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ORIGINAL ARTICLE
Year : 2018  |  Volume : 11  |  Issue : 2  |  Page : 129-133

Prevalence of convergence insufficiency among secondary school students in Khartoum, Sudan


1 Department of Ophthalmology, Dibba Hospital, Dibba, Sultanate of, Oman
2 Department of Ophthalmology, Faculty of Medicine, University of Khartoum, Khartoum, Sudan
3 Department of Contact Lenses, Faculty of Optometry and Visual Sciences, Al-Neelain University, Khartoum, Sudan
4 Department of Community Medicine, Faculty of Medicine, Al-Neelain University, Khartoum, Sudan

Correspondence Address:
Layali Ibrahim Hassan
Department of Ophthalmology, Dibba Hospital, P. O. Box: 9, PC: 800, Dibba
Oman
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Source of Support: None, Conflict of Interest: None


DOI: 10.4103/ojo.OJO_170_2017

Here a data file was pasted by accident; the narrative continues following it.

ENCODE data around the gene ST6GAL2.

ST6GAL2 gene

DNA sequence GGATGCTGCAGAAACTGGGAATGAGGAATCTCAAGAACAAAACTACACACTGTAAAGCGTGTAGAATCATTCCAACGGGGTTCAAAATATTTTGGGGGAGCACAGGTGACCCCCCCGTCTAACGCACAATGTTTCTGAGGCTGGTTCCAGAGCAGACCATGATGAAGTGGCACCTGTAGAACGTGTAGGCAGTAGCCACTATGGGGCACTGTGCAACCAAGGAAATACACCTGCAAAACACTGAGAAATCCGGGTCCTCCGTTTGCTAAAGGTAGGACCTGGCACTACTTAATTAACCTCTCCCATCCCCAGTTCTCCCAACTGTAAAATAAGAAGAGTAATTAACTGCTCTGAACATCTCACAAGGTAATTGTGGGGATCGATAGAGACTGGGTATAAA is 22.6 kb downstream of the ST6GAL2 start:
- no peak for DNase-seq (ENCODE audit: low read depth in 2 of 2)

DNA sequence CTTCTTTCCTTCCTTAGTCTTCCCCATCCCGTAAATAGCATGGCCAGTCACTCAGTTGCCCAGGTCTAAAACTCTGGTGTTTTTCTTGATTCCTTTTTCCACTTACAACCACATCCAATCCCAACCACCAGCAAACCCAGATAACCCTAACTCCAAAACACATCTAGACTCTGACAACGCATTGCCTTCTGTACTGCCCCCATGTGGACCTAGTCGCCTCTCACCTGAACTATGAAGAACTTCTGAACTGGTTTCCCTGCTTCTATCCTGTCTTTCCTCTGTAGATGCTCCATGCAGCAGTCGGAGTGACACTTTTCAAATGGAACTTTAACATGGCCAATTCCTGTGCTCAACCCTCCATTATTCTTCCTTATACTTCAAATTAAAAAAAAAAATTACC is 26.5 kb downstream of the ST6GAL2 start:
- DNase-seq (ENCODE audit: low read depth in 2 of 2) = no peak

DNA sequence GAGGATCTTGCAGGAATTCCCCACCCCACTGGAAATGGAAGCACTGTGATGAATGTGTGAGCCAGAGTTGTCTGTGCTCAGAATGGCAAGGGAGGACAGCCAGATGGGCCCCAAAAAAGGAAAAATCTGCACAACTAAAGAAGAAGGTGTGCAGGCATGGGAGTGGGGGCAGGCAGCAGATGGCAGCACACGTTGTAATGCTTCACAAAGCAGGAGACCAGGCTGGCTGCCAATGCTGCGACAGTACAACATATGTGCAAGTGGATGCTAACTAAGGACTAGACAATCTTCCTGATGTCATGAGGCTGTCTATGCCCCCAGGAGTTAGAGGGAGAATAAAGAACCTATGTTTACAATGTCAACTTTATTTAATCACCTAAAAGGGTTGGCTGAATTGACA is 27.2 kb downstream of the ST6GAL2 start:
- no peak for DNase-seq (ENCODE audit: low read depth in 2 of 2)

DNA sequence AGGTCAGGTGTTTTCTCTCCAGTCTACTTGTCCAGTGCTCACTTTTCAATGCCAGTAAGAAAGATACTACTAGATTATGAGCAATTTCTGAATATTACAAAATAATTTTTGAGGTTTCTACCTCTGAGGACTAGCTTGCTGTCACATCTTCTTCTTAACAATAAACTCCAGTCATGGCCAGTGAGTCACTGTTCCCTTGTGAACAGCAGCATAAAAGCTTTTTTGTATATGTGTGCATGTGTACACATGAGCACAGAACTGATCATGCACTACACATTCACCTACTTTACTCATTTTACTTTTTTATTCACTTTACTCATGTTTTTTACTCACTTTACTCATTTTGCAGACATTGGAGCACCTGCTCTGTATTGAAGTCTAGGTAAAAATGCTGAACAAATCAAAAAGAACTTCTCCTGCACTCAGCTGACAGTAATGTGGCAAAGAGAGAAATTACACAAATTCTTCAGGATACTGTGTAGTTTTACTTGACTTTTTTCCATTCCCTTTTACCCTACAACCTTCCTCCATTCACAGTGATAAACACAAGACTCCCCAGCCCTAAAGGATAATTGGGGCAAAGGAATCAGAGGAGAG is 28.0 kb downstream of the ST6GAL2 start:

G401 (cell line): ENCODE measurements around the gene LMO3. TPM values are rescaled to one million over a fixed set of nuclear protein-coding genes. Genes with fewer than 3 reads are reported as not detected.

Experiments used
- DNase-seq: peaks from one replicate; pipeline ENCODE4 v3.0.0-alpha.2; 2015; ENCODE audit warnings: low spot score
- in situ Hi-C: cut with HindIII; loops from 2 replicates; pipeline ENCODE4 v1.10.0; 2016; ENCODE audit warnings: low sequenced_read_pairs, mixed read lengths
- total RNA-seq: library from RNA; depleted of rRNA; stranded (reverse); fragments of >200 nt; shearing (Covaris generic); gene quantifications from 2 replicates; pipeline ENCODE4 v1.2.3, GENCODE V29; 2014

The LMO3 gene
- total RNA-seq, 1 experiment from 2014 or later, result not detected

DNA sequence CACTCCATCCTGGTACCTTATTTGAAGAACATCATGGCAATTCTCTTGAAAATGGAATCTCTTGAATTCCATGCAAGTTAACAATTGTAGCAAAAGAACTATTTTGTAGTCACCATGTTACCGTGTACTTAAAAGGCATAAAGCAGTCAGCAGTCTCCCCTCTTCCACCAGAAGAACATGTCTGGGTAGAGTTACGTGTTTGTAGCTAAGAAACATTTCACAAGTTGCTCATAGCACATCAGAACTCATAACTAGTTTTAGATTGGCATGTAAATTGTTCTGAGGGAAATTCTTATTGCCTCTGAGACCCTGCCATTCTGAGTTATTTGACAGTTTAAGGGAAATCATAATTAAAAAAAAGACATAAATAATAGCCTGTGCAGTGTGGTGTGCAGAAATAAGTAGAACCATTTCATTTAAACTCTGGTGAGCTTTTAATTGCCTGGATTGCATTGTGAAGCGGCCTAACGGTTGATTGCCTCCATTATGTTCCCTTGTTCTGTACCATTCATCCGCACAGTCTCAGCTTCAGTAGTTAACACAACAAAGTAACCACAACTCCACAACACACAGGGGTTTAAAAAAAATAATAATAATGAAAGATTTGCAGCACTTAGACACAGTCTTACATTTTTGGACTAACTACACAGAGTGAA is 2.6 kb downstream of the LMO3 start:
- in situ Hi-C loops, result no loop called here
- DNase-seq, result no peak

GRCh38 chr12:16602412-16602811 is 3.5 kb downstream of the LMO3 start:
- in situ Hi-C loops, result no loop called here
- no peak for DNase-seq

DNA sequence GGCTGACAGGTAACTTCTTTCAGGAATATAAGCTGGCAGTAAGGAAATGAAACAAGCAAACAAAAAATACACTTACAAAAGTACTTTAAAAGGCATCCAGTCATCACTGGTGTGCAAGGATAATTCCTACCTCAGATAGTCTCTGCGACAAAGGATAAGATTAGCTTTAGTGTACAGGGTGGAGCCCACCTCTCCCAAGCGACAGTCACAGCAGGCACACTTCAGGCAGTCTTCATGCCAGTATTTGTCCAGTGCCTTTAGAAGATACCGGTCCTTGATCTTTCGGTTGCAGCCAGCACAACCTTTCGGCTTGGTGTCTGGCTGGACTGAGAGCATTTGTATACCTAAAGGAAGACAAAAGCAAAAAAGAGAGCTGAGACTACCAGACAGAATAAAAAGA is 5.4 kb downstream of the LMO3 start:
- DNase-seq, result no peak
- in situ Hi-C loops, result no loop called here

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BACKGROUND: Few studies have examined the prevalence of convergence insufficiency (CI) in a school-based population in Sudan. This study sought to determine the prevalence of CI and its related clinical characteristics among Sudanese secondary school students. MATERIALS AND METHODS: A descriptive cross-sectional survey was conducted in Central Khartoum North, Sudan, in the academic year 2013/2014. A total of 4211 secondary school students, with a mean age of 15.5 ± 2.5 years, underwent complete eye examination, and were screened for symptoms associated with near work. Near and distance heterophoria was measured with the alternate cover test using a prism bar; near point of convergence (NPC) and positive fusional vergence (PFV) at near were determined. RESULTS: Of the 4211 students screened, 329 (7.8%) were diagnosed with CI. Of these, 173 (52.6%) students were male and 156 (47.4%) were female; there was no significant relationship between sex and CI (P > 0.05). Standard schools had a higher prevalence of CI (43%) than geographic schools (36%) and there was a significant association between CI and the type of school (P < 0.05). In most of the students (78.42%), CI was due to both remote NPC and decreased PFV; in 20.36% of the students, CI was due to remote NPC only, and in very few students (1.22%), it was due to decreased PFV only. CONCLUSIONS: These findings suggest that CI is prevalent in the secondary school population in Central Khartoum North, Sudan.


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